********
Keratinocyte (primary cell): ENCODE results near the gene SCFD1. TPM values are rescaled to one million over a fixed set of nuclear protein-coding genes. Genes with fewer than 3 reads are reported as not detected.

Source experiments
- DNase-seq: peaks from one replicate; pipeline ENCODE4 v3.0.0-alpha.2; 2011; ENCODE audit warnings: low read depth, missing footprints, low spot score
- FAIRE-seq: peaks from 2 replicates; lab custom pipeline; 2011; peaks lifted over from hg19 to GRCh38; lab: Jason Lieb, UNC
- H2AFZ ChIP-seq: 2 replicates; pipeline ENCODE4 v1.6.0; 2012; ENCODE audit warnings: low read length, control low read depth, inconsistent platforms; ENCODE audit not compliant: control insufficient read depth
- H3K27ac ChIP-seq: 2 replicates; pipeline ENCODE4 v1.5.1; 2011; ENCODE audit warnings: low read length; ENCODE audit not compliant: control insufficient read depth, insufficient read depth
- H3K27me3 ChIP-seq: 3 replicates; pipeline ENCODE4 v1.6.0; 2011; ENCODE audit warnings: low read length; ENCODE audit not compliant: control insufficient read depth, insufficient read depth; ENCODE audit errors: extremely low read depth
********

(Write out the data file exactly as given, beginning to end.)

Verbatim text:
Keratinocyte (primary cell): ENCODE results near the gene SCFD1. TPM values are rescaled to one million over a fixed set of nuclear protein-coding genes. Genes with fewer than 3 reads are reported as not detected.

Source experiments
- DNase-seq: peaks from one replicate; pipeline ENCODE4 v3.0.0-alpha.2; 2011; ENCODE audit warnings: low read depth, missing footprints, low spot score
- FAIRE-seq: peaks from 2 replicates; lab custom pipeline; 2011; peaks lifted over from hg19 to GRCh38; lab: Jason Lieb, UNC
- H2AFZ ChIP-seq: 2 replicates; pipeline ENCODE4 v1.6.0; 2012; ENCODE audit warnings: low read length, control low read depth, inconsistent platforms; ENCODE audit not compliant: control insufficient read depth
- H3K27ac ChIP-seq: 2 replicates; pipeline ENCODE4 v1.5.1; 2011; ENCODE audit warnings: low read length; ENCODE audit not compliant: control insufficient read depth, insufficient read depth
- H3K27me3 ChIP-seq: 3 replicates; pipeline ENCODE4 v1.6.0; 2011; ENCODE audit warnings: low read length; ENCODE audit not compliant: control insufficient read depth, insufficient read depth; ENCODE audit errors: extremely low read depth